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I have the following structure: enter image description here

So in this case I have two different networks. What device can handle this structure, also PoE WiFi. In this case I have two measurement system attached in the PC B and PC C. The PC A is collecting the data and sending to the "master computer" through internet. In the future I would like to build up more measurement system. My question is, what kind of device can handle this structure(2 networks)? A router can handle this task?

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You get a +1 just for including a diagram! –  kce Jan 10 '12 at 19:07

3 Answers 3

up vote 5 down vote accepted

You need a "Router" to connect to the internet, and a PoE enabled "Switch" that plugs into the router, and everything else then plugs into that.

You may be able to find a product that comprises both of those things, but logically they'll be seperate.

Or a wireless router!

P.S You don't have two separate networks. You have one network, that is partly wireless.

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A wireless router is not good for me because the distance. The distance between the two pc is 1km. So I would like to use an external module with antena –  run Jan 10 '12 at 15:42
    
@iUngi You may want to ask a separate question on what wireless technology to use, but the rest of my answer is correct. Whatever equipment you end up with would connect to the switch. –  Dan Jan 10 '12 at 15:45
    
Additionally, assuming you really do only have 3 PC's, you could easily use an off the shelf commercial router, or just the one your ISP gives you. –  Dan Jan 10 '12 at 15:45
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That's the sort of detail that its helpful to include in the original question. Remember you're describing this problem to people who know nothing about your environment, your skills, your network requirements or anything like that. –  RobM Jan 10 '12 at 15:46
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I'm in agreement with Dan, but if you only forsee the need for one poe device you may prefer to purchase a poe injector rather than a poe switch. –  Robin Gill Jan 10 '12 at 15:47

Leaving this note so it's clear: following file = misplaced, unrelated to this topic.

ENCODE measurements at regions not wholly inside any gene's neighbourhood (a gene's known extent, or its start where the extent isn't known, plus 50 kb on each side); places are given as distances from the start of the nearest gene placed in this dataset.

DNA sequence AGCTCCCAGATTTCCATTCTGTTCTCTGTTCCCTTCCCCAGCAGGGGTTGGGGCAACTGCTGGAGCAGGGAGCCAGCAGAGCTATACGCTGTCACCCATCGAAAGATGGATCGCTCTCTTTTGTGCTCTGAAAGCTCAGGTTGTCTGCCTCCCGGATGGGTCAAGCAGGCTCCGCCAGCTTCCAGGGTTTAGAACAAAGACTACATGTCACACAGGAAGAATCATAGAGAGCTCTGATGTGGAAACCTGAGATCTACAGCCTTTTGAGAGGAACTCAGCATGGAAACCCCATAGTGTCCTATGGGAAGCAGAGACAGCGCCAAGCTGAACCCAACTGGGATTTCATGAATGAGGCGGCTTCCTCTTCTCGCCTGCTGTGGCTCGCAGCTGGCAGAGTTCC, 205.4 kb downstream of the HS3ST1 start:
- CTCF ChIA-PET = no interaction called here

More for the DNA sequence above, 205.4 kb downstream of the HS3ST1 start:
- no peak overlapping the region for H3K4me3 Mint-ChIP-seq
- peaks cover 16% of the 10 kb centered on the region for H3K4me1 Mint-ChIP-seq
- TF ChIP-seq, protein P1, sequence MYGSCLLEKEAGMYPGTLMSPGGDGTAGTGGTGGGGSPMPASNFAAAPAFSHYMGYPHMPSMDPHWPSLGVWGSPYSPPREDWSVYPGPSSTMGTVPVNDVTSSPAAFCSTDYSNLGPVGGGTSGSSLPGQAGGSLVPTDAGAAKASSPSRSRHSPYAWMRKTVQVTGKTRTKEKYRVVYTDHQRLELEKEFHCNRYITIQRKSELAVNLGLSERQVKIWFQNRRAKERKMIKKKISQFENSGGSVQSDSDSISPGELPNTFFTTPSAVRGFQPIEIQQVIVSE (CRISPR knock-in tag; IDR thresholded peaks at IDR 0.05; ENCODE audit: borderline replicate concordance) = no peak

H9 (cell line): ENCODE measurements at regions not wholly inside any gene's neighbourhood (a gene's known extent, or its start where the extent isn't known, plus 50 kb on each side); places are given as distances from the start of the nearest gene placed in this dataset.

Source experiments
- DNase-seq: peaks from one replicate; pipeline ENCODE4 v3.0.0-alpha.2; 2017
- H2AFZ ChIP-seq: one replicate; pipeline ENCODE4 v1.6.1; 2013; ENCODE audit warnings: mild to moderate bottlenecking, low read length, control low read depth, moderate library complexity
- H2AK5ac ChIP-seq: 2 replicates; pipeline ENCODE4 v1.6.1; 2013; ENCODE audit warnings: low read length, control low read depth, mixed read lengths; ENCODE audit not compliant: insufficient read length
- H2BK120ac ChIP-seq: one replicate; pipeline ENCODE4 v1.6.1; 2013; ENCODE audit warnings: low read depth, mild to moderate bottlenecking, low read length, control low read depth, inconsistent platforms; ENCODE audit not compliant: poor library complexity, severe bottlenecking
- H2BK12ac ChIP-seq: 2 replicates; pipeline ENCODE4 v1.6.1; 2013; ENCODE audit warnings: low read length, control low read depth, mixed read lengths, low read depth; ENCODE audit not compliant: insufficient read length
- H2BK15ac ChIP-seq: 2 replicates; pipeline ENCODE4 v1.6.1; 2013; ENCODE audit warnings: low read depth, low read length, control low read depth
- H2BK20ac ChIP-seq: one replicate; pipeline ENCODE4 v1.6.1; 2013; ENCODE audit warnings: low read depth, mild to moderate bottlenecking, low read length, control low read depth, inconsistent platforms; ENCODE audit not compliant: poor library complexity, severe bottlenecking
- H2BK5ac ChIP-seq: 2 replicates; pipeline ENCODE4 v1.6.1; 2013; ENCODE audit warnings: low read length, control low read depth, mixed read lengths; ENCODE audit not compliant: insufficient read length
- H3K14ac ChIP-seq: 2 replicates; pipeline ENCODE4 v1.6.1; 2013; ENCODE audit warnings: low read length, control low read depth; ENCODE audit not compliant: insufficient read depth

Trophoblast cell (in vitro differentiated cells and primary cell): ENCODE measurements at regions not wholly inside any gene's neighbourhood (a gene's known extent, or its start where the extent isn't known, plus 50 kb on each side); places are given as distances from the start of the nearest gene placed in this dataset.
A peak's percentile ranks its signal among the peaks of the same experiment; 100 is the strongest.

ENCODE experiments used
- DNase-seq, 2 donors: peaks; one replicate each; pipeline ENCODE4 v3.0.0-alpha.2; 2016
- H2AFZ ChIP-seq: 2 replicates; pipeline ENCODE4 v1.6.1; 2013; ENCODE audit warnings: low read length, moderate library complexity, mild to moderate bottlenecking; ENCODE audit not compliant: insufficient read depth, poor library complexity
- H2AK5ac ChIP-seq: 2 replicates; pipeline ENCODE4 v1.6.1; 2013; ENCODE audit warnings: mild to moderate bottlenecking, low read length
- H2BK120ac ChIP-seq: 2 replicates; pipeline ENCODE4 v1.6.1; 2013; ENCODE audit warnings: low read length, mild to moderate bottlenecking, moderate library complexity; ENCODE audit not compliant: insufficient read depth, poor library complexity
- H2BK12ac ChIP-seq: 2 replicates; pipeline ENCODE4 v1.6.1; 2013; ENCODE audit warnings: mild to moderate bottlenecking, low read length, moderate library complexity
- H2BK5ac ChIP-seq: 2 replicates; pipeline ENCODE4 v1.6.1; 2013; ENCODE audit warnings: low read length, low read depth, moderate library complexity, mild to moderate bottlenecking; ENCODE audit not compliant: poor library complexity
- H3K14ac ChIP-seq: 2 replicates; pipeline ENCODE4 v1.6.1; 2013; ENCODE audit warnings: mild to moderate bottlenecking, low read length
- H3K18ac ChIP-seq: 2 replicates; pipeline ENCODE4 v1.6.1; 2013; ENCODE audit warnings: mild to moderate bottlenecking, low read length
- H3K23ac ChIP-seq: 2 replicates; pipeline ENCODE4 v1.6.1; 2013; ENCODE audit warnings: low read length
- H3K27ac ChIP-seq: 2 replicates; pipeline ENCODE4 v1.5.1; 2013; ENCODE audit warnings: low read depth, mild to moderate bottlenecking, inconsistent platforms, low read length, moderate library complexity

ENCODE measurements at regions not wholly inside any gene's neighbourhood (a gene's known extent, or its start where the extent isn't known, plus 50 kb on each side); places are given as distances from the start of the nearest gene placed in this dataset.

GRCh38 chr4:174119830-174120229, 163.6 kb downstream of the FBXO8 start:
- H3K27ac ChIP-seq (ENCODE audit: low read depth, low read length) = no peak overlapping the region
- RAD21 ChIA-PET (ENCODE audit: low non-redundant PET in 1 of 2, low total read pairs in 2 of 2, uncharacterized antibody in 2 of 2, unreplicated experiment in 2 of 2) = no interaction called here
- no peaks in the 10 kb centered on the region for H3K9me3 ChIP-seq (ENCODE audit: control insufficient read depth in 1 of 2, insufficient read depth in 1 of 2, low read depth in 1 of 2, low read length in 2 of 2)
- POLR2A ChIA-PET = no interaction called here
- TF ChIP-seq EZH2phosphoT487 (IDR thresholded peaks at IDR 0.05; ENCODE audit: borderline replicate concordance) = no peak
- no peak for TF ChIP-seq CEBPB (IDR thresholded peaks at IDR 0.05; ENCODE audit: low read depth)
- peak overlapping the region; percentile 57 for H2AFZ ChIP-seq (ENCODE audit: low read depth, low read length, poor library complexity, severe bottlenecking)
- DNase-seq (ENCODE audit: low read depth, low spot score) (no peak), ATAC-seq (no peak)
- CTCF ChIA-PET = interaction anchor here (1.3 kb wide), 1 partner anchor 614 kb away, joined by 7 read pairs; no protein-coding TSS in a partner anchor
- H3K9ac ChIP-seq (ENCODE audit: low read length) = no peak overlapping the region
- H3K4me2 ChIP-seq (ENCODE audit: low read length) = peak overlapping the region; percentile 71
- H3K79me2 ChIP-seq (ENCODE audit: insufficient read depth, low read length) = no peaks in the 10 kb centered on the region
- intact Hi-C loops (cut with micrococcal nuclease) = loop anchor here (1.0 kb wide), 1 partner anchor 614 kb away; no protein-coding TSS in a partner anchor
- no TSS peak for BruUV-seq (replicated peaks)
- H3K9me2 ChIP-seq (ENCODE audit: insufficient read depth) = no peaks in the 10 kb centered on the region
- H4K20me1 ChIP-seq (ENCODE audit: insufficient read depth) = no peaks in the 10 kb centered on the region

"Device" needs to provide switching. It more than likely needs to provide routing, and possibly NAT. Anything from your consumer Linksys type boxes on up should be able to cover that.

As for PoE, you don't need that provided in the device. You can add that externally as an intermediary device: https://www.google.com/search?q=poe+injector

That will free up your options considerably.

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The best way to do this is with two or three separate devices. You'll find that attempting to extend the range of some kind of wireless access point / router combo will probably A) not work in connecting PC C in with the rest of your devices or B) the connection will be unreliable.

I recommend that you purchase dedicated hardware for a wireless bridge. You don't need anything heroic as 1km isn't very far for a directional point-to-point wireless bridge but you're certainly not going to get stable and reliable results using a wireless access point that you've jury-rigged into a bridge of some kind. There are many vendors in this market, with products in different price ranges (and PoE is a common feature). You can often mix and match your radio and antennas to get the best fit for your requirements and budget. We use Airayas for this in our network (and except for their broken SNMP implementation) they've been great.

You can simply connect PC A and PC B with a switch (make sure you got one with some kind of management capability) and use a router provided by your ISP or purchase/build your own router. I don't think very highly of the reliability of most COTS/SOHO routers, but the mid-grade business ones seem to be stable enough (Pfsense is also a great option!). PoE-enabled switches are often substantially more expensive than their non-PoE counterparts, so if you only need to support one device with PoE a PoE injector will be much more cost effective.

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